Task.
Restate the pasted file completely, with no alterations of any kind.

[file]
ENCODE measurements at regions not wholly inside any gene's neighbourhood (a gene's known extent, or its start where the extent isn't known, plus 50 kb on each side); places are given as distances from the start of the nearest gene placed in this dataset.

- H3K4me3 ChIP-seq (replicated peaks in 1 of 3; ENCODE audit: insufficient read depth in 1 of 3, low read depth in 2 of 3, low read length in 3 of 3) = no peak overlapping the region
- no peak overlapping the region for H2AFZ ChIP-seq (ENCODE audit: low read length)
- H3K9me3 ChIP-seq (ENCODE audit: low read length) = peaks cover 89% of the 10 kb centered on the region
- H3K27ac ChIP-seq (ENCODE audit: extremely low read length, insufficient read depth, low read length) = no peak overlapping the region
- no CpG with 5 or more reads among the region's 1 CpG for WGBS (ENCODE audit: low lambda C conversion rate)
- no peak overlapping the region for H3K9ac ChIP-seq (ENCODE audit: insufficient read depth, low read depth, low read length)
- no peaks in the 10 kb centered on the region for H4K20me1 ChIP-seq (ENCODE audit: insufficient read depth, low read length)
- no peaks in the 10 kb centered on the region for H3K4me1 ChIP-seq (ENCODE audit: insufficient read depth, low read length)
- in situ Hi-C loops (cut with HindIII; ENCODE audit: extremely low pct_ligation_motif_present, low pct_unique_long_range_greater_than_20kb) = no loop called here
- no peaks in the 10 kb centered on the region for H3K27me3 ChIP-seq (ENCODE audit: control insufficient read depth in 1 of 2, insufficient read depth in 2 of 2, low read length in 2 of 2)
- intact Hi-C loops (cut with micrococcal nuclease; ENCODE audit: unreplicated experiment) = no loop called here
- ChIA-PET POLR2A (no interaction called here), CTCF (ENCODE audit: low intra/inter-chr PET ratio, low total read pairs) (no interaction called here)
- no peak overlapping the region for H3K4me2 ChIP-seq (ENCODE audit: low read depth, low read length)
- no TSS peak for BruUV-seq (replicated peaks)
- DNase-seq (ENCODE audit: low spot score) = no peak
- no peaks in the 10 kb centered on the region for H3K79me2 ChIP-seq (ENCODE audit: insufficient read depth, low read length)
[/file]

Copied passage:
ENCODE measurements at regions not wholly inside any gene's neighbourhood (a gene's known extent, or its start where the extent isn't known, plus 50 kb on each side); places are given as distances from the start of the nearest gene placed in this dataset.

- H3K4me3 ChIP-seq (replicated peaks in 1 of 3; ENCODE audit: insufficient read depth in 1 of 3, low read depth in 2 of 3, low read length in 3 of 3) = no peak overlapping the region
- no peak overlapping the region for H2AFZ ChIP-seq (ENCODE audit: low read length)
- H3K9me3 ChIP-seq (ENCODE audit: low read length) = peaks cover 89% of the 10 kb centered on the region
- H3K27ac ChIP-seq (ENCODE audit: extremely low read length, insufficient read depth, low read length) = no peak overlapping the region
- no CpG with 5 or more reads among the region's 1 CpG for WGBS (ENCODE audit: low lambda C conversion rate)
- no peak overlapping the region for H3K9ac ChIP-seq (ENCODE audit: insufficient read depth, low read depth, low read length)
- no peaks in the 10 kb centered on the region for H4K20me1 ChIP-seq (ENCODE audit: insufficient read depth, low read length)
- no peaks in the 10 kb centered on the region for H3K4me1 ChIP-seq (ENCODE audit: insufficient read depth, low read length)
- in situ Hi-C loops (cut with HindIII; ENCODE audit: extremely low pct_ligation_motif_present, low pct_unique_long_range_greater_than_20kb) = no loop called here
- no peaks in the 10 kb centered on the region for H3K27me3 ChIP-seq (ENCODE audit: control insufficient read depth in 1 of 2, insufficient read depth in 2 of 2, low read length in 2 of 2)
- intact Hi-C loops (cut with micrococcal nuclease; ENCODE audit: unreplicated experiment) = no loop called here
- ChIA-PET POLR2A (no interaction called here), CTCF (ENCODE audit: low intra/inter-chr PET ratio, low total read pairs) (no interaction called here)
- no peak overlapping the region for H3K4me2 ChIP-seq (ENCODE audit: low read depth, low read length)
- no TSS peak for BruUV-seq (replicated peaks)
- DNase-seq (ENCODE audit: low spot score) = no peak
- no peaks in the 10 kb centered on the region for H3K79me2 ChIP-seq (ENCODE audit: insufficient read depth, low read length)